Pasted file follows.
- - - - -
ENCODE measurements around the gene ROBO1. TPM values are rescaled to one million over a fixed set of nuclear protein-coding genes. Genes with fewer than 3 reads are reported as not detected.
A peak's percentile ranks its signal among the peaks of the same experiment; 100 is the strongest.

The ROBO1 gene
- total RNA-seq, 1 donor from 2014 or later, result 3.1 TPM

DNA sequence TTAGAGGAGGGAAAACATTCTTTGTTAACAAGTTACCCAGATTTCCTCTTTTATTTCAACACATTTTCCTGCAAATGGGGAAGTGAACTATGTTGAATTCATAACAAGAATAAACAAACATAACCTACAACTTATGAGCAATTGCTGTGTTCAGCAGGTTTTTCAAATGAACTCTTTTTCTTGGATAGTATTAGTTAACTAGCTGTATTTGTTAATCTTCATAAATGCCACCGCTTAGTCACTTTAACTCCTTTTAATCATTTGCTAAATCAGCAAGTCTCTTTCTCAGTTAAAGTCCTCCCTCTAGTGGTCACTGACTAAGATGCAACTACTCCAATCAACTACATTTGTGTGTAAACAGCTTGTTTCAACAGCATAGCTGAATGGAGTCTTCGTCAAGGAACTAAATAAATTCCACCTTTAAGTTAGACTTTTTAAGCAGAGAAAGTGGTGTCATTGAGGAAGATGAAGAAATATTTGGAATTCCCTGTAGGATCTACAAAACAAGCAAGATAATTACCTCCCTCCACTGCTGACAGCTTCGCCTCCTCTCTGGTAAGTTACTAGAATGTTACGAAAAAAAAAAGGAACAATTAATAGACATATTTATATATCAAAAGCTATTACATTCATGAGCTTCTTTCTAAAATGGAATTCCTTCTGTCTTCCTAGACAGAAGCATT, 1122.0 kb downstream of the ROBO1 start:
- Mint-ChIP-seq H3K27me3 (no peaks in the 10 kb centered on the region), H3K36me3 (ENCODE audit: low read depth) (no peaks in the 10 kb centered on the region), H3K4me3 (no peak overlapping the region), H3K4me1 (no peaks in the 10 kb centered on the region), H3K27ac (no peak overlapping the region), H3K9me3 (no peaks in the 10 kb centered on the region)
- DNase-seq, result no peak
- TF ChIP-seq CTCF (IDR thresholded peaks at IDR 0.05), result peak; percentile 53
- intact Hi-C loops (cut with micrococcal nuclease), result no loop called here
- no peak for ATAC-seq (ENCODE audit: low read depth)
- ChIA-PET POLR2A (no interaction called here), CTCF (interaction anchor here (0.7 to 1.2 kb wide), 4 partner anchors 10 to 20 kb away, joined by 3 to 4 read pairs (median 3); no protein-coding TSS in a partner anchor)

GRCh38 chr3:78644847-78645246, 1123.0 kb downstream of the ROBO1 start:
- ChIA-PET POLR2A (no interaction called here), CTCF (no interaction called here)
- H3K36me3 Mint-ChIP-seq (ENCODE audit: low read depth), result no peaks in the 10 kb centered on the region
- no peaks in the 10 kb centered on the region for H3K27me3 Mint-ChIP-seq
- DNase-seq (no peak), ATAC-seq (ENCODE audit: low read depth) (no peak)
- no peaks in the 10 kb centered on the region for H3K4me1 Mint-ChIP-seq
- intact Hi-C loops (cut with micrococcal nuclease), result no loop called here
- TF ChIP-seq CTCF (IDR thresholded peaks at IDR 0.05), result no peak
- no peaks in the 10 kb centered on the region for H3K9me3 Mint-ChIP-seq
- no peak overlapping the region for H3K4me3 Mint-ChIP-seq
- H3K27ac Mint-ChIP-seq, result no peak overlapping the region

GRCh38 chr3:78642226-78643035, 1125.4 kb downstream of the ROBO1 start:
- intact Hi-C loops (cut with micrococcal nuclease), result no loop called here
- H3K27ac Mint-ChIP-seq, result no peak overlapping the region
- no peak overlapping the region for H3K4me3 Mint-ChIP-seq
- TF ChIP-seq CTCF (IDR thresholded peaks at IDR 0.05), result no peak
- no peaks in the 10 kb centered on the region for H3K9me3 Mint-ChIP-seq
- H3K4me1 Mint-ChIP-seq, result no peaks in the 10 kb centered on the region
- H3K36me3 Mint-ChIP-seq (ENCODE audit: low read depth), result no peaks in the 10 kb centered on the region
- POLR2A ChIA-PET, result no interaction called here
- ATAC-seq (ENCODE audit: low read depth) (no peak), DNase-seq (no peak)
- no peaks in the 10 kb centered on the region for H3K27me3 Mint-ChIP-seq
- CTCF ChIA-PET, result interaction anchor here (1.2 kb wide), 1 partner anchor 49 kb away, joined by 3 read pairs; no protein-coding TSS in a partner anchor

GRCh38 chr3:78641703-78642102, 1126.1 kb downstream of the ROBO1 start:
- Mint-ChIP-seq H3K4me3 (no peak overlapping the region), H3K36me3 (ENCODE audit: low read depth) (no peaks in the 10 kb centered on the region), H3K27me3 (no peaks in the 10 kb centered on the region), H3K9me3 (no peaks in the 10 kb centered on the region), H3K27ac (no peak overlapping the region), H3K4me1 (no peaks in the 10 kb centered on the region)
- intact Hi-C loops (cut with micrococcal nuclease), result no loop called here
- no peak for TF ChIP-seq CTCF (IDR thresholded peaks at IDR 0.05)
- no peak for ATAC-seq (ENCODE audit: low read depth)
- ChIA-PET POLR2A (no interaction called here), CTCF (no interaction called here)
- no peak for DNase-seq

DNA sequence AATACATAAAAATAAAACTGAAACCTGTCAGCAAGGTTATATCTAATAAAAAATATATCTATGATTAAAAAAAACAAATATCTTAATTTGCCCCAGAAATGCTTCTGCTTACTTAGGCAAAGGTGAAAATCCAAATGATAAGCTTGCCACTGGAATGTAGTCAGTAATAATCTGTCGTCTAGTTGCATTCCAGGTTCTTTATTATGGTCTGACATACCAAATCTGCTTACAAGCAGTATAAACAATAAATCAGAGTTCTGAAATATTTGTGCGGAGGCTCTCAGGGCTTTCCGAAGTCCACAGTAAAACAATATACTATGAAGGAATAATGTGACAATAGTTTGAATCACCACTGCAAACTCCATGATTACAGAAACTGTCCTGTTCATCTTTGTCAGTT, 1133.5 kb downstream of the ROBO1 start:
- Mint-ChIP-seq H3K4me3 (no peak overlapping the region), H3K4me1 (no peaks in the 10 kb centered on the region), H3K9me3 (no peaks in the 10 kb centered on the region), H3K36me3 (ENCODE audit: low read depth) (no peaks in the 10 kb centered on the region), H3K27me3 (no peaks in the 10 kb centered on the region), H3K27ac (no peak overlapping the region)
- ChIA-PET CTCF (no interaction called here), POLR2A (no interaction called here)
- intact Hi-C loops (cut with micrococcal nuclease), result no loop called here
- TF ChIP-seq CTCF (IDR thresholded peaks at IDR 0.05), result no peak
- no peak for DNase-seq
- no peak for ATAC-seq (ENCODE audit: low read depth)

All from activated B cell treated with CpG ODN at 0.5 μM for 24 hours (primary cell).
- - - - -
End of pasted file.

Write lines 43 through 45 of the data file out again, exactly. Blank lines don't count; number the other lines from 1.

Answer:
- Mint-ChIP-seq H3K4me3 (no peak overlapping the region), H3K4me1 (no peaks in the 10 kb centered on the region), H3K9me3 (no peaks in the 10 kb centered on the region), H3K36me3 (ENCODE audit: low read depth) (no peaks in the 10 kb centered on the region), H3K27me3 (no peaks in the 10 kb centered on the region), H3K27ac (no peak overlapping the region)
- ChIA-PET CTCF (no interaction called here), POLR2A (no interaction called here)
- intact Hi-C loops (cut with micrococcal nuclease), result no loop called here